Why is biodiversity so important in agriculture?
20 ago. 2021

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Why is biodiversity so important in agriculture?

It is estimated that there are more than 9 million different species of plants and fungi in the world but the world’s diversity has declined by more than 60% in just 40 years. Biodiversity means life, its variations and how important these are. It also lets us know how capable biodiversity is of resisting and evolving, and though a less well-known fact, it also indicates the quality of life. 

What is biodiversity and why is it so valuable? 

The word biodiversity and the meaning it conveys, is attributed to Walter G. Rosen, and first appeared as an abbreviated version of biological diversity in October 1986, when the afore-mentioned set up the National Forum on Biodiversity. But apart from semantics, or the actual word itself, we can say that the concept refers to a kind of richness. 

On a more general level, the word refers to the different species that live together is one place. On a technical level, in the field of biology, biodiversity refers specifically to the number of groups of organisms and different species there are in an area. For ecologists this concept includes the diversity of constant interaction between species and their ecosystems.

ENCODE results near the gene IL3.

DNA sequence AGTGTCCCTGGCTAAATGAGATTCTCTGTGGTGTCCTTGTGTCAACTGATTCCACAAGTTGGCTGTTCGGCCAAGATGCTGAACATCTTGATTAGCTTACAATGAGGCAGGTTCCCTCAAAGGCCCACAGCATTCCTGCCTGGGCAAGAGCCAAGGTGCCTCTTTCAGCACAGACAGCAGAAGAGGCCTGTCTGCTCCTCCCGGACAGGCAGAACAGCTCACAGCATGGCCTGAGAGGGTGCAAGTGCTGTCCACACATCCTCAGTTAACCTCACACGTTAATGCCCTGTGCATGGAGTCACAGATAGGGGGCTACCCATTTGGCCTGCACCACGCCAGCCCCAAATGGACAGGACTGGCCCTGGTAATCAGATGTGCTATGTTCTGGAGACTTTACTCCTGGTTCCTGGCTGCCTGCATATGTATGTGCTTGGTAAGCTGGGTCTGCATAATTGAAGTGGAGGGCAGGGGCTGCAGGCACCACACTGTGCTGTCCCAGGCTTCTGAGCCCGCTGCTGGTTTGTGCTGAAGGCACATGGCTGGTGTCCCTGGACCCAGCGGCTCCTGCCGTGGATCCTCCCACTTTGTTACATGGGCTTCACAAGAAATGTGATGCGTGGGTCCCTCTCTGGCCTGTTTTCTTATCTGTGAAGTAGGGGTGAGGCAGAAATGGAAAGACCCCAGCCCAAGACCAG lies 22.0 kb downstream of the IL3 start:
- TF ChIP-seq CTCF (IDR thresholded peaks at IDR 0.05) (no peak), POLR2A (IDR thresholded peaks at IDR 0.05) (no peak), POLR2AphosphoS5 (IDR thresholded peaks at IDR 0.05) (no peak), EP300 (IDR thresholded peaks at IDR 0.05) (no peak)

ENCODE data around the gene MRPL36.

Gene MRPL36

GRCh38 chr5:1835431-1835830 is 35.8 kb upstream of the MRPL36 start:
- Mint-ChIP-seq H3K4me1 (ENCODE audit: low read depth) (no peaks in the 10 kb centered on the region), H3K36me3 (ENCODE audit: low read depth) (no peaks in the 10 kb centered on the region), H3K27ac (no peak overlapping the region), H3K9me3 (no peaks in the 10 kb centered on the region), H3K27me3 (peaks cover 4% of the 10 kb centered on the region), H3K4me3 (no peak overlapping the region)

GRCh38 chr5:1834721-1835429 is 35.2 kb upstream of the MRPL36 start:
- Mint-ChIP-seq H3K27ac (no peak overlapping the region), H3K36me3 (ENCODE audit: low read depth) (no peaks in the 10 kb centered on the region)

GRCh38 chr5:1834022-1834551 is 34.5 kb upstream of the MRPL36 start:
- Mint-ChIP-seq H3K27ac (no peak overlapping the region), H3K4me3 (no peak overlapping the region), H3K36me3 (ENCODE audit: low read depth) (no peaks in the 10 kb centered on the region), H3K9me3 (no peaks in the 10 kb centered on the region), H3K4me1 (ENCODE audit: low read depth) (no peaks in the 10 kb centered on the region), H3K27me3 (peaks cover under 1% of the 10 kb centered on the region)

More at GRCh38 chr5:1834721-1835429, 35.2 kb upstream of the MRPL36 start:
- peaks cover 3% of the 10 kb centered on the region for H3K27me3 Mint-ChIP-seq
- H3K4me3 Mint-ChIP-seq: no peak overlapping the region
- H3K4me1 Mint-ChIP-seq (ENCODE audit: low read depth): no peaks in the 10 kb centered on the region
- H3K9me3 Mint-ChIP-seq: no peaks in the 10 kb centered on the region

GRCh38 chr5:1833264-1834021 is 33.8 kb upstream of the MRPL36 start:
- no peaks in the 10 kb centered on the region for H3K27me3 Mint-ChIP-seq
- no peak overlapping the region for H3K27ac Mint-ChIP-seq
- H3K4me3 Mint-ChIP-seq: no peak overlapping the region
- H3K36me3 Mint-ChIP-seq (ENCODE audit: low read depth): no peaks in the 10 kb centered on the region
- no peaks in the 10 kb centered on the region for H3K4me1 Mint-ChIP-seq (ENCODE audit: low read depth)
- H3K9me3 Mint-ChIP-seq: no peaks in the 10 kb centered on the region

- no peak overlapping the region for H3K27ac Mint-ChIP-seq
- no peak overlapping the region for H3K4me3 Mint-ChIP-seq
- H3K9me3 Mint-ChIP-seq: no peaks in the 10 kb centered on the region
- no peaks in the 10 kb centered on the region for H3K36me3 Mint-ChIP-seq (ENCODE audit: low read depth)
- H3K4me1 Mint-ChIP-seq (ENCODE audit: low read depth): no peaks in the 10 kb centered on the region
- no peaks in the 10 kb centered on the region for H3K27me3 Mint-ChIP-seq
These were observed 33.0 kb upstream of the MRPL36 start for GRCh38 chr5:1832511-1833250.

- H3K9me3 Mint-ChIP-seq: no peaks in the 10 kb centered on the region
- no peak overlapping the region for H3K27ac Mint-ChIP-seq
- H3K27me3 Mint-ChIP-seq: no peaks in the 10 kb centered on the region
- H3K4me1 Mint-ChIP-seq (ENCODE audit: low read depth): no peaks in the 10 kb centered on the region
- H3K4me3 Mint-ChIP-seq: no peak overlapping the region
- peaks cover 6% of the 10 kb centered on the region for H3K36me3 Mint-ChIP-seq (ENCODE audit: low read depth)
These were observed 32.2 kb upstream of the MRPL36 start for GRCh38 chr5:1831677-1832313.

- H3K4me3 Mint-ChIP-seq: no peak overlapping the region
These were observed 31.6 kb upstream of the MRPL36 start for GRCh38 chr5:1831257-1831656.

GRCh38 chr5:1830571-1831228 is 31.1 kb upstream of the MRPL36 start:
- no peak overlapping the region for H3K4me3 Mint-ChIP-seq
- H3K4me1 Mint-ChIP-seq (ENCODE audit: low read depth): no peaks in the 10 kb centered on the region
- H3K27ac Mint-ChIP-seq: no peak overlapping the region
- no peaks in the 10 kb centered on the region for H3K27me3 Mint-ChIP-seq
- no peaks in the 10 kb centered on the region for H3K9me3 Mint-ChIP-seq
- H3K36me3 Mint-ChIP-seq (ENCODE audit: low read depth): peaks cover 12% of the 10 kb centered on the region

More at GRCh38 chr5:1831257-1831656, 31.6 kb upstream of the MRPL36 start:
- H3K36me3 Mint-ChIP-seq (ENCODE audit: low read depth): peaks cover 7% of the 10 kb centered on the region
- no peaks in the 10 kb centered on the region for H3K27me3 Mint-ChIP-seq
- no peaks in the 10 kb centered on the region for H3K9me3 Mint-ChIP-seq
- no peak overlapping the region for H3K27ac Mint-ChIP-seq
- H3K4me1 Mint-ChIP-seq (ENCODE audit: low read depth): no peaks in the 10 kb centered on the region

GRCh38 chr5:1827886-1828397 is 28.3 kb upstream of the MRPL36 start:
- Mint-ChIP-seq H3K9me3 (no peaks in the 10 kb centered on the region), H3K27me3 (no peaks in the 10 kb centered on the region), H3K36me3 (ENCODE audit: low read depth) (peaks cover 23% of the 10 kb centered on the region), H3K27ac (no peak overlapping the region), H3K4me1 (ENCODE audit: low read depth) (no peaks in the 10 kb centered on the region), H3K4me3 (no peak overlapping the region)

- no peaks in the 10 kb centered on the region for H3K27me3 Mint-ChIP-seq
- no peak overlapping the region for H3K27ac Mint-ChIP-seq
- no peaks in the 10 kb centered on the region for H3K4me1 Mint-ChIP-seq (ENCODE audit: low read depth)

Looking at it from this angle, we can differentiate three levels of biodiversity

  • The genetics (or intraspecific diversity) which refers to the variation there is within each species;
  • Specific biodiversity, which refers to the species which share an ecosystem;
  • The ecosystem, which describes the diversity of biological communities, or biocenosis, which together, make up the biosphere.

When all is said and done, we cannot discuss living things without talking about their relationships with one another. 

For example, let’s imagine that there are many species of fruit trees in a field: an apple tree, an almond tree, a peach tree…and there are also many other species of insects and animals. The biodiversity here does not just include these species, but also the relationship there is amongst them: the fact that some are pollinators, we think of the plagues there may be, the competitive interaction there is among trees to occupy their own parts of the soil etc.

In other words, the word biodiversity tells us of the richness of life, seen from its tiniest part, its genes, to the greatest – the biological communities which make up the world in which we live. 

Maintaining biodiversity in order to maintain our quality of life. 

What difference could the loss of other living species make? 

Apart from the ethical importance attached to the disappearance of a species, the relationship this species has with other living things is also lost, leaving behind an ecosystem that is more vulnerable. For example, the disappearance of flying insects, which help to pollinize our fruit fields, would mean that fruit would not be produced and we would eventually, over time, lose these trees.